Intellectual property litigator Mary Bourke has left Connolly Bove Lodge & Hutz to join the Wilmington, Del., office of Womble Carlyle Sandridge & Rice and will bring four attorneys with her to the new firm. Delaware legal sources describe the departure as a tremendous gain for Womble Carlyle, noting Bourke’s success in intellectual property disputes.
Also joining Womble Carlyle from Connolly Bove are partner Kristen H. Cramer, partner Mark J. Pino, who joins the firm’s Washington, D.C., office, and associates Daniel M. Attaway and Dana K. Severance. All four attorneys will work with Bourke in the firm’s life sciences intellectual property department.
“Womble Carlyle is a good fit for my practice because their intellectual property units are growing and I want to grow my group and my practice,” Bourke told Delaware Law Weekly. “They have great litigation bench strength and support for me.”
Bourke declined to comment on whether Connolly Bove’s plans to merge with Houston firm Novak Druce + Quigg, creating the nation’s seventh-largest intellectual property firm, had an impact on her decision. She also declined to comment on how the move impacts billing rates.
Bourke did say that she will be bringing some of her Connolly Bove clients to Womble Carlyle. During her time at Connolly Bove, Bourke represented companies involved in the biopharmaceutical, chemical and medical device industries. “I have brought many of my clients with me and I hope to develop new clients at Womble,” she said.
Delaware legal insiders describe Bourke as a “big player” in the world of intellectual property, while another source used a baseball analogy, describing her as “a healthy Ryan Howard and Chase Utley rolled into one.”
Bourke joins Womble Carlyle with roughly 25 years of patent experience in both the district and appellate courts. She was the first co-chair for pharmaceutical giant Pfizer Inc.’s successful defense of its cholesterol-lowering drug Lipitor against an abbreviated new drug application challenge by drug maker Ranbaxy Laboratories.
Connolly Bove represented Pfizer in a number of high-profile challenges to Lipitor in federal courts throughout the country since the drug’s approval in 1996. The drug has generated $1.2 billion in sales since its approval, according to data from Pfizer’s website.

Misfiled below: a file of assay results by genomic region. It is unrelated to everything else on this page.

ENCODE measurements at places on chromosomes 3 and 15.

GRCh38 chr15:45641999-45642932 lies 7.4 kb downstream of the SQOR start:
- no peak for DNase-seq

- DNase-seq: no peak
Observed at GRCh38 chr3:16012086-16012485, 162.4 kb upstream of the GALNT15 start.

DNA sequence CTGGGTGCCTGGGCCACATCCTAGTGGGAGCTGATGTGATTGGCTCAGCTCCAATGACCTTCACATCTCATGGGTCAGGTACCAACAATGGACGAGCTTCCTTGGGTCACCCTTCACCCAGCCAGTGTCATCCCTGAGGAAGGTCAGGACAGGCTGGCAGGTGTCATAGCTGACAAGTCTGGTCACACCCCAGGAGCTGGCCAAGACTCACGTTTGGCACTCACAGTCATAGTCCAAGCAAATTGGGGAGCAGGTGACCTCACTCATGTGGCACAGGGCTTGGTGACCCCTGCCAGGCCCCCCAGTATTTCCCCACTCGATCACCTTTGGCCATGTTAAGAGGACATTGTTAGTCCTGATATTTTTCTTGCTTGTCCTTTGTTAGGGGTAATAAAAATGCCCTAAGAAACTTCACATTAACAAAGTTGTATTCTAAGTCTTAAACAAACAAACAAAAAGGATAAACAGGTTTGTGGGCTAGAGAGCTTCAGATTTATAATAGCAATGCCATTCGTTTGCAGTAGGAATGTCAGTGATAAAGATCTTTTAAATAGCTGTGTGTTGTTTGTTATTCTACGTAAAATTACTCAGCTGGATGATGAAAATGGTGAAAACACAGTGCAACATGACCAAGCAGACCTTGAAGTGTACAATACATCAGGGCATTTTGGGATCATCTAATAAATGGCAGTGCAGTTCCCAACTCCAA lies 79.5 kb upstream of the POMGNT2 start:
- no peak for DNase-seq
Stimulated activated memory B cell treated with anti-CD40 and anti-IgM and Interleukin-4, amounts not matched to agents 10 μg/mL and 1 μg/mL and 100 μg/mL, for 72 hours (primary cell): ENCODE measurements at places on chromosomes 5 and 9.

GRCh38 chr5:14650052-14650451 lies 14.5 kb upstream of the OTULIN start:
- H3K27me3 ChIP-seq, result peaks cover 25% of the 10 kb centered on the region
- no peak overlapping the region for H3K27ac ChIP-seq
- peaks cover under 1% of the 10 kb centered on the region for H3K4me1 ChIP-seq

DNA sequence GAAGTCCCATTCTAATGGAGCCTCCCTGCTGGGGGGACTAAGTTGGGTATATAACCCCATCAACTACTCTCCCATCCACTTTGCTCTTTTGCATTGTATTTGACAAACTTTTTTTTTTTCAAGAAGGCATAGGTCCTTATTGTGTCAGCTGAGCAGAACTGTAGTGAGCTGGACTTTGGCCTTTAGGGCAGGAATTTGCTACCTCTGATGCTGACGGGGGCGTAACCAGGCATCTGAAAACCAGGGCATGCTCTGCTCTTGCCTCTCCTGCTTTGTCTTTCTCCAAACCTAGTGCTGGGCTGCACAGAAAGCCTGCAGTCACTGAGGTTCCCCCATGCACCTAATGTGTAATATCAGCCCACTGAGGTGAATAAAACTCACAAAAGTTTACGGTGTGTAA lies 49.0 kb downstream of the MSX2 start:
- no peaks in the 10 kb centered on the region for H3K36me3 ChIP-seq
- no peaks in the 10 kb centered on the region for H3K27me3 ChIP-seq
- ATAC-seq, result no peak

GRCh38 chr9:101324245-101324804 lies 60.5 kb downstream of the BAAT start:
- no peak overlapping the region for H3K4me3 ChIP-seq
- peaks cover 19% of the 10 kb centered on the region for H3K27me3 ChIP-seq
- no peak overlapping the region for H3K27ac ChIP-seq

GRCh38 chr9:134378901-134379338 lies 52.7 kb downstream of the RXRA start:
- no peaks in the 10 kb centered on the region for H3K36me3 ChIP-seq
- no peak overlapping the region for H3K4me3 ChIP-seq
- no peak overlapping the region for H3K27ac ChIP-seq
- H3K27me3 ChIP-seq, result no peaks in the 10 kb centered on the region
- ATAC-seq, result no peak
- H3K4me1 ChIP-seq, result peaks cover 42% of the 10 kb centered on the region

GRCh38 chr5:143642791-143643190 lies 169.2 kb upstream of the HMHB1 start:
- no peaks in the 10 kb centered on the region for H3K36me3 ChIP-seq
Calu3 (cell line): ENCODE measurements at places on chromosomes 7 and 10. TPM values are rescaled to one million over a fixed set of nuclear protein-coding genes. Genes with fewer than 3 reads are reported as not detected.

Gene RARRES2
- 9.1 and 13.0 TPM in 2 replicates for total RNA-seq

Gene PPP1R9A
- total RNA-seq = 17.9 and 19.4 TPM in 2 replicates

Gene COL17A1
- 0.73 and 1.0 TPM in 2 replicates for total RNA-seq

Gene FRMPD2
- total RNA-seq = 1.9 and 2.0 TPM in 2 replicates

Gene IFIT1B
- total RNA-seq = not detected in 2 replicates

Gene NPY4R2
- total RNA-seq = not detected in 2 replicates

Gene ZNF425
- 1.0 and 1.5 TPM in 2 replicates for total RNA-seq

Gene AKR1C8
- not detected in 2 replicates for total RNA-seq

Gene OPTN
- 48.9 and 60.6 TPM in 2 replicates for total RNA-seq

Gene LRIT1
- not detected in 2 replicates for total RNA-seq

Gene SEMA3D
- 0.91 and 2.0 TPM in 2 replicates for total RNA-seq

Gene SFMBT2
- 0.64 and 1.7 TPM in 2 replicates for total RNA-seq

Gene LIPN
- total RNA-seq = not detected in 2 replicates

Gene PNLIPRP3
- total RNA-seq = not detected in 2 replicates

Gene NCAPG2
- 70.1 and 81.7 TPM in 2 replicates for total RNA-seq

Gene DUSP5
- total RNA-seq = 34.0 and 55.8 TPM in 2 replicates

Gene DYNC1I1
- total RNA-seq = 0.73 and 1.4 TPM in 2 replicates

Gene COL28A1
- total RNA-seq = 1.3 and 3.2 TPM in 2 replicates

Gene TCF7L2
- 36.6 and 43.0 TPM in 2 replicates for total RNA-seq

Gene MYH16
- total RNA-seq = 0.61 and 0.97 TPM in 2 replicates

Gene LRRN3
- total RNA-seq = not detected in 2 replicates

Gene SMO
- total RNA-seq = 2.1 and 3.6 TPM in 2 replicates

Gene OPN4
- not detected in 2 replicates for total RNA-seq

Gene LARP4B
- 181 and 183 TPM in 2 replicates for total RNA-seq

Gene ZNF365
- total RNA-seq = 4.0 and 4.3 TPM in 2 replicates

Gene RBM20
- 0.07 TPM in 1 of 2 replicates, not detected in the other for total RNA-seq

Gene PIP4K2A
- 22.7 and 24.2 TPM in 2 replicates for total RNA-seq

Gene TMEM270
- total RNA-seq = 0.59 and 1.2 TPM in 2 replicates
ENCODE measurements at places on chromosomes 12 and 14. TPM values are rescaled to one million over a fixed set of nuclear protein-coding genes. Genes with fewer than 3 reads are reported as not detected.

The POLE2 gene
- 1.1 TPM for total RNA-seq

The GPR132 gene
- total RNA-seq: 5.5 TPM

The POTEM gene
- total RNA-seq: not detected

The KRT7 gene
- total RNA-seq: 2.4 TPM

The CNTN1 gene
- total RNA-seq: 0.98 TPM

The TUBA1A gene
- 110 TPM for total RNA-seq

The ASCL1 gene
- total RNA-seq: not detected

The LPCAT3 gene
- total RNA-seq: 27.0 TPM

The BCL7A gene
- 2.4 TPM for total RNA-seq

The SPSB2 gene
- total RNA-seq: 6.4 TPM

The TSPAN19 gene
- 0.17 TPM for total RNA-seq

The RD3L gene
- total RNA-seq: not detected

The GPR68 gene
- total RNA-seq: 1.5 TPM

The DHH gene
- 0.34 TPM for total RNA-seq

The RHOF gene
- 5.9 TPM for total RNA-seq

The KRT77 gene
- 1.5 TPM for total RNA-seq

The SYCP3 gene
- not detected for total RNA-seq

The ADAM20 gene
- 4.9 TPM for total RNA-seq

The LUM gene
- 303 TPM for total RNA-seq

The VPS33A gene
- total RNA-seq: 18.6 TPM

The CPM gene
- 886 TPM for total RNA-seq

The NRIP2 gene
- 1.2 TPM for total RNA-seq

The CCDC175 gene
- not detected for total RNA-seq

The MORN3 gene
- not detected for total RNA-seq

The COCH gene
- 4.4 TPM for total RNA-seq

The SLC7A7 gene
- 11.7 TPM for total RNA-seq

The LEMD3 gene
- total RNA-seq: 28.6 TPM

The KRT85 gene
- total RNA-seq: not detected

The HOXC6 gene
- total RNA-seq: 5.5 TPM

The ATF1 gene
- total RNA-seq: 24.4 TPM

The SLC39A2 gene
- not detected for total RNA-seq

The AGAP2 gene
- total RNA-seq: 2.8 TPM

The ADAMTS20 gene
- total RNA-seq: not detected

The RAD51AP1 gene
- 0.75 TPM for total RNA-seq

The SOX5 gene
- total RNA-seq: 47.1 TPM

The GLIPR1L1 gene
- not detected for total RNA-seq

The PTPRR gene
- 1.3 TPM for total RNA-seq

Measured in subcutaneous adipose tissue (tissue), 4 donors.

However, the amount of litigation generated by Lipitor has decreased since the drug’s patent expired in November 2011, allowing drug manufacturers to replicate the product’s compounds. The reduction in Lipitor cases was cited by Delaware sources as a factor in Connolly Bove’s struggles in recent months.
Bourke has also served as co-lead counsel and first chair in eight abbreviated new drug application challenges to AstraZeneca’s Crestor, which is also a cholesterol medicine, and she led the litigation team for LifeScan Inc. in an infringement action filed against it relating to blood glucose monitoring technology.
Connolly Bove managing partner Jeff Bove acknowledged the departure of Bourke’s group and two other attorneys in a separate move in an email to Delaware Law Weekly. He said in the statement that the departing attorneys were not included in the discussions to merge with Novak Druce to create a new entity dubbed Novak Druce Connolly Bove + Quigg.
“These departures were expected and it is not unusual when there is a merger that some attorneys may choose a different platform,” Bove said in the statement. “These attorneys are joining large general practice firms that are very different than our vision for Novak Druce Connolly Bove + Quigg. In fact, these departing attorneys were not considered in our discussions with or included in our plans with Novak Druce given earlier indications of the desire to be with a general practice firm. We have enjoyed working with them and wish them all the best.”
“We are very excited that our merger is proceeding on schedule,” he added.
Pino will represent clients in a variety of areas including patent counseling and opinions, litigation, and prosecution and re-examinations in pharmaceutical, biochemical and chemical matters. He previously served as co-vice chair of Connolly Bove’s Washington, D.C., patent prosecution and counseling section.
He has experience with abbreviated new drug application litigation and proceedings before the International Trade Commission. In addition, Pino has a technical background that covers all subject matter involving small molecules, pharmaceuticals, organic chemistry and biochemical assays.
Cramer represents clients in patent infringement actions involving medical devices, pharmaceuticals and consumer products. During her time at Connolly Bove, she managed cases involving e-discovery in the United States and abroad, but it is not known if she will be handling e-discovery cases at Womble Carlyle.
Both Attaway and Severance are expected to represent clients in patent litigation, prosecution, counseling and trademark litigation in the chemical and pharmaceutical industries. Both also have experience in e-discovery cases.